Sometimes life gives you an opportunity that you can't pass up, and I've been fortunate to have a few of those occasions in my career. The first was a random encounter with Brian Madden when we both worked at a reseller in Cleveland, OH, who said he was off to do a proof of concept for this thing called "MetaFrame" and asked if I wanted to come along. I'd been a desktop support engineer for a year or so, but had just been promoted to "server guy" after getting my CNA (it was the 90's!). I'd only been in the new role for a week or two when I learned about MetaFrame, but that one proof of concept shaped my entire career, and I was immediately pulled back towards desktops.
The second was years later, as I oversaw all things Microsoft for a trucking company in Omaha, NE. Brian called, explaining that he needed some help to expand his blog, BrianMadden.com, and he wondered if I was available to become a part of his newfound team. On January 1, 2007, I officially joined The Brian Madden Company, as an independent industry analyst and blogger. Together, we built an industry event called BriForum, and we built a community-oriented website that united people around the world with a focus on desktop virtualization.
In 2008, BrianMadden.com was acquired by TechTarget, which gave us the freedom to continue doing exactly what we loved to do–talk to companies and share what we felt was important in the world of desktop virtualization–without having to run a business. Since then, I've covered the highs and lows of desktop virtualization, and I've talked to many, many (many!) companies along the way that could solve one of the problems that exist in IT.
The only downside to being in a position overseeing an entire industry is that as more products are released, I wasn’t able to dig as deeply into any single one as much as I would have liked. When I started, the world revolved around RDSH (though we didn't call it that), and over time it grew so large that I rarely got to scratch beyond the surface of anything new or exciting.
Nevertheless, I enjoyed being the first line of information, telling people about what's new so they could track down more information if they wanted. It was a role I enjoyed for eleven years, and, as it turns out, it gave me a unique opportunity that, once again, I couldn't pass up.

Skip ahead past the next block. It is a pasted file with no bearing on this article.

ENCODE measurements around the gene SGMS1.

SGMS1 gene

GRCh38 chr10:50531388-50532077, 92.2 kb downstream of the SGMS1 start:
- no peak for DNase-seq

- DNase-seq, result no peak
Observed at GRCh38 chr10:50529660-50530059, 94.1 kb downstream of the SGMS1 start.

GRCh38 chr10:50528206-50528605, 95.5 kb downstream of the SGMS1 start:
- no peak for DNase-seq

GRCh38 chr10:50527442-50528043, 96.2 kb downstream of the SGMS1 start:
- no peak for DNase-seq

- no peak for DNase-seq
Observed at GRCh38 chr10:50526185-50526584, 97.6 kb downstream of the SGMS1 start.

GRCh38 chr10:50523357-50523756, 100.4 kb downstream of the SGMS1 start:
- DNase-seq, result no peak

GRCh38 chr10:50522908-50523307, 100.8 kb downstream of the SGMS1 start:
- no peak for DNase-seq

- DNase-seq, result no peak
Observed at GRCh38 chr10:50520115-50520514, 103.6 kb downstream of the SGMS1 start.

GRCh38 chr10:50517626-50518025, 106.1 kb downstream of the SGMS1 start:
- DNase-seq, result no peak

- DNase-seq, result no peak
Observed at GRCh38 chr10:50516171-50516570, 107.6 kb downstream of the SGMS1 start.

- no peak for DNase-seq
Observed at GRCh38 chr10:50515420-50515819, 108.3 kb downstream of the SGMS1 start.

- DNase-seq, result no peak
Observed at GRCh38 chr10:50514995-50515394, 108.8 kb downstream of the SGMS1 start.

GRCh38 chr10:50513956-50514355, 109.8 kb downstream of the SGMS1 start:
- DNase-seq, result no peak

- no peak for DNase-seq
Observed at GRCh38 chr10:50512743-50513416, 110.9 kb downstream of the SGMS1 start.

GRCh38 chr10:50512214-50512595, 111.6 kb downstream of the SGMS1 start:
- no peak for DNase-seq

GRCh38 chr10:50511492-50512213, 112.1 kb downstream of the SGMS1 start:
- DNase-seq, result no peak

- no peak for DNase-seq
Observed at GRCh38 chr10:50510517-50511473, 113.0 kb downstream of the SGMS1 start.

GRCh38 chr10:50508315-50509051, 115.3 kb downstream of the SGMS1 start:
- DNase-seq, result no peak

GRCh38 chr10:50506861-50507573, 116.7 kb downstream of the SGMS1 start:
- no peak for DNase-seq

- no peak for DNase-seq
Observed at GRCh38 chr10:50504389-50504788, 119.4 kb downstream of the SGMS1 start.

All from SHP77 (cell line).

Today, I've joined FSLogix as a Product Marketing Manager, a position that will let me continue to engage with the community that I love while communicating information about a group of products that I believe are changing the way IT admins work.
In my twenty-some years in IT, there are certain truths that have become evident, and in the world of desktop virtualization, there are really only two that matter:
- As long as Windows applications provide a better user experience than their non-Windows counterparts, we will have Windows applications.
- As long as we have Windows applications, we will need Windows.
If we have Windows, we're going to have to provide access to it, and we're going to have to deal with all the challenges that introduces (and that we're all too familiar with). FSLogix understands that while the flash and pizzazz in IT today is being directed at cloud-this and AI-that, IT departments are still struggling with the same things they have been for years, like application and user environment management. Plus, as companies begin to leverage the cloud for certain services, even for desktops in some cases, that means IT departments have fewer resources to dedicate to these "classic" issues, despite the fact that they still exist. All the while, new problems appear, as is the case with Microsoft OneDrive and Office 365, both of which create headaches for desktop virtualization admins. FSLogix helps with these problems by creating products that are easy to understand and deploy, and that have real value from the moment you start using them.
Products that provide immediate value to admins is the main reason I chose to come to FSLogix, but it's far from the only reason. Looking around the industry, you'd have a hard time finding a higher concentration of people that I have the utmost respect for. This starts at the top with founders Kevin Goodman and Randy Cook. Kevin has assumed the role of mentor to a lot of people over the years (myself included), and it's a privilege to work with him. Plus, I couldn't pass up the chance to work directly with people like Jim Moyle and Benny Tritsch, guys that made the transition from "business acquaintance" to "good friend" ten years ago. In Jim's "Why I became a Technical Evangelist for FSLogix" article, he talks about "playing up" and working with people smarter than you are as a route to personal growth, and I'm very much looking forward to doing just that!
On a personal level, I'm excited to learn more about life inside a vendor. I want to talk to customers and learn what their challenges are, then communicate that back to product management. As a former admin and consultant myself, I want to be able to explain new features and products with the kind of detail and candor that IT admins deserve. Basically, I will approach this job the same way I've approached every other job–I'll be the product marketing guy that I'd want to work with.
Though I might miss my old role from time to time, I'm thrilled to begin this new chapter of my career. I'm happy to stay within the desktop virtualization world, and I couldn't be more excited to be joining FSLogix as they continue to make the lives of admins easier.